Many researchers have investigated the clinicopathological alteration of submucosal CRC [19, 20]; however, no studies have examined the molecular alterations, in particular, expression of CAF- and EMT-related proteins occurring in cancer cells that invade into the submucosal layer. Accordingly, in this study, we evaluated the usefulness of the expression patterns of CAF- and EMT-related proteins as well as clinicopathological variables to predict lymph node metastasis in submucosal invasive CRC.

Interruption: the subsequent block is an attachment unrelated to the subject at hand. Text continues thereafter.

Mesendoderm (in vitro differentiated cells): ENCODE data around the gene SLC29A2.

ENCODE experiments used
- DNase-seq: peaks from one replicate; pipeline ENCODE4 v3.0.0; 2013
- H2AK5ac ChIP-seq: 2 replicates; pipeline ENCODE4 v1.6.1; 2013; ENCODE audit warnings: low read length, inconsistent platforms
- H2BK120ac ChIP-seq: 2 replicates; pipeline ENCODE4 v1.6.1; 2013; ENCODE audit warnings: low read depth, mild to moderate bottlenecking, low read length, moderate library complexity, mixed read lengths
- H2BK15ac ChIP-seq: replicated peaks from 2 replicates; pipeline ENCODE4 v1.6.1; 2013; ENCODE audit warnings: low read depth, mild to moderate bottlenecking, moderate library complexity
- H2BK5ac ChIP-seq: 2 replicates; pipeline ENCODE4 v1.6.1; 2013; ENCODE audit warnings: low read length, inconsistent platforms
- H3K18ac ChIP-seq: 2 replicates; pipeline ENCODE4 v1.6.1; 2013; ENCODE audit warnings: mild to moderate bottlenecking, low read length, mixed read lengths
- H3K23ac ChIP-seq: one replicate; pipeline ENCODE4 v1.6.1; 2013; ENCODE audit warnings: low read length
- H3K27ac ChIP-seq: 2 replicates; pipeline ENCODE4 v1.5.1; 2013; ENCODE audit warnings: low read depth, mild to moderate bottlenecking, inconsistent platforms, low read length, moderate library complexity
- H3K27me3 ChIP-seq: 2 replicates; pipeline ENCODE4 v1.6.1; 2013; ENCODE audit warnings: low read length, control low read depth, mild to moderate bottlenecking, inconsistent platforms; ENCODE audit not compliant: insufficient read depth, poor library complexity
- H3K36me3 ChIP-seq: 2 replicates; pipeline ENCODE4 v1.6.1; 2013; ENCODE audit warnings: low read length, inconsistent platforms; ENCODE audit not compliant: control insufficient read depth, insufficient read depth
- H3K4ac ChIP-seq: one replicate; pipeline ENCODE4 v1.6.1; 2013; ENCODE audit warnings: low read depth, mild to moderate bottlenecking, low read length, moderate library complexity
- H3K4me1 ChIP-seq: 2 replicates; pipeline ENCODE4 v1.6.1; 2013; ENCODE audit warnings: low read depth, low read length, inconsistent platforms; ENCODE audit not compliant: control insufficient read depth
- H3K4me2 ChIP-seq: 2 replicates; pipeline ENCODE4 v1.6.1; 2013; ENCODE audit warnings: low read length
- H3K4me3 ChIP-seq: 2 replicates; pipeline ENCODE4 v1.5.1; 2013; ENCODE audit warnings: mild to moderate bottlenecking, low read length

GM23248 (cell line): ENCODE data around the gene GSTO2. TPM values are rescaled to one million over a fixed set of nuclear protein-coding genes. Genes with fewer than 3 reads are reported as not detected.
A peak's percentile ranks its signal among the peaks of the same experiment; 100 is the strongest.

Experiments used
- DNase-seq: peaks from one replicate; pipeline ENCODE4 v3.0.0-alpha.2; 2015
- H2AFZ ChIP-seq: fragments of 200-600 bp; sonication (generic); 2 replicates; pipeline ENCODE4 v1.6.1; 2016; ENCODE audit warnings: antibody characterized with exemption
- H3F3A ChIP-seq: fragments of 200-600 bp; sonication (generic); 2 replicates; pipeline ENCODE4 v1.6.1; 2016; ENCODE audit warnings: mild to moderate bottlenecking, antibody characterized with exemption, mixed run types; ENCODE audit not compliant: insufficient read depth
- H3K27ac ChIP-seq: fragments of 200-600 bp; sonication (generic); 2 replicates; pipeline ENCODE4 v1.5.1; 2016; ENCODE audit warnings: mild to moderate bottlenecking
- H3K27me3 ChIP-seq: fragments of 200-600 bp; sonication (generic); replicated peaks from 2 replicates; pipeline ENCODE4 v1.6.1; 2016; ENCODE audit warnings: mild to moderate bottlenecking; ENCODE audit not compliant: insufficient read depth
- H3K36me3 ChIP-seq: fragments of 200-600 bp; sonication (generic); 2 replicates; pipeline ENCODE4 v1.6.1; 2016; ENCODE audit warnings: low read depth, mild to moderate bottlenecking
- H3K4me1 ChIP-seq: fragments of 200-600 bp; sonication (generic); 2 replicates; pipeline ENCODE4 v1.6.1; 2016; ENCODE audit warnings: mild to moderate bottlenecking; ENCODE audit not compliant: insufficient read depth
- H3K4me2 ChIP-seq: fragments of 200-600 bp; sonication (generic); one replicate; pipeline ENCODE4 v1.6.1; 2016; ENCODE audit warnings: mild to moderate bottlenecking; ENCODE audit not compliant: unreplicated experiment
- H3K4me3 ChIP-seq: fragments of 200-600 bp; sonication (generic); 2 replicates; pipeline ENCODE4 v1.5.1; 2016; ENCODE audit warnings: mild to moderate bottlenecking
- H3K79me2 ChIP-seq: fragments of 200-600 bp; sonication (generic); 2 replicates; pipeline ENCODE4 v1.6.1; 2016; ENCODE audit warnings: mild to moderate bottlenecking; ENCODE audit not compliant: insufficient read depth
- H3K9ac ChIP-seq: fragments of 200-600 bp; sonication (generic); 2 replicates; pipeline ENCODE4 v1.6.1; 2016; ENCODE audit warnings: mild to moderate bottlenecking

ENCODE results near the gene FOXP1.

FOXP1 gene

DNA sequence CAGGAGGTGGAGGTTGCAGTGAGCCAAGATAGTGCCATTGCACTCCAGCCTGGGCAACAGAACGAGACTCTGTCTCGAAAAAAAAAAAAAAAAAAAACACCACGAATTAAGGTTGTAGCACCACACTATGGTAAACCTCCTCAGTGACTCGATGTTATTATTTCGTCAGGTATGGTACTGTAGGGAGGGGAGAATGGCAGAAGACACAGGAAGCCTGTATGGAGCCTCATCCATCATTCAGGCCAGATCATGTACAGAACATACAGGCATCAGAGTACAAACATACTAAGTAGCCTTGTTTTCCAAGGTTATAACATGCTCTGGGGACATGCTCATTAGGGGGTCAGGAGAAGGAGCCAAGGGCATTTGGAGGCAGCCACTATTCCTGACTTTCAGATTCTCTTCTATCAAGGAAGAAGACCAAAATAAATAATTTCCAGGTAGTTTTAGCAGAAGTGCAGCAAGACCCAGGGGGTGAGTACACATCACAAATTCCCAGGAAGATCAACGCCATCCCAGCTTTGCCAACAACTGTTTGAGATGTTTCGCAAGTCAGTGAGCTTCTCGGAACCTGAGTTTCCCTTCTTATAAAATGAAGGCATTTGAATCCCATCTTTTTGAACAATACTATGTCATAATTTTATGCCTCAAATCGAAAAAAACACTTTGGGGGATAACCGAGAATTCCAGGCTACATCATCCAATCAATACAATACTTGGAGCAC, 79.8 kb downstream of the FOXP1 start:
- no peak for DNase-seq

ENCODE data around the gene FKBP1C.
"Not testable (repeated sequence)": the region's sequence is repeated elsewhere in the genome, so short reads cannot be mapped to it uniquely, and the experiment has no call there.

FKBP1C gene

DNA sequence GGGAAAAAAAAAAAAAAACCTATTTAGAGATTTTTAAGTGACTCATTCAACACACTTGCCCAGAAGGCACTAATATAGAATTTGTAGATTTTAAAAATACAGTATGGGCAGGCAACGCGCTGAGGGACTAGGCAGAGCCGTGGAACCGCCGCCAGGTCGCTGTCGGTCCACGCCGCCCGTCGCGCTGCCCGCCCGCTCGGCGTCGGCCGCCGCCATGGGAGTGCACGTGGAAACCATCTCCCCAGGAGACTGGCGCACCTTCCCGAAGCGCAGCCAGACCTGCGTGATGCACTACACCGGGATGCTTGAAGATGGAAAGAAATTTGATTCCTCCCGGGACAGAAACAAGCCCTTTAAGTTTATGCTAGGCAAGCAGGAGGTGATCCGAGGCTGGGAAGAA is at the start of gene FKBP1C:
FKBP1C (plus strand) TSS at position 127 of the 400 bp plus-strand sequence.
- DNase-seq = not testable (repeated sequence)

Materials and Methods

Patients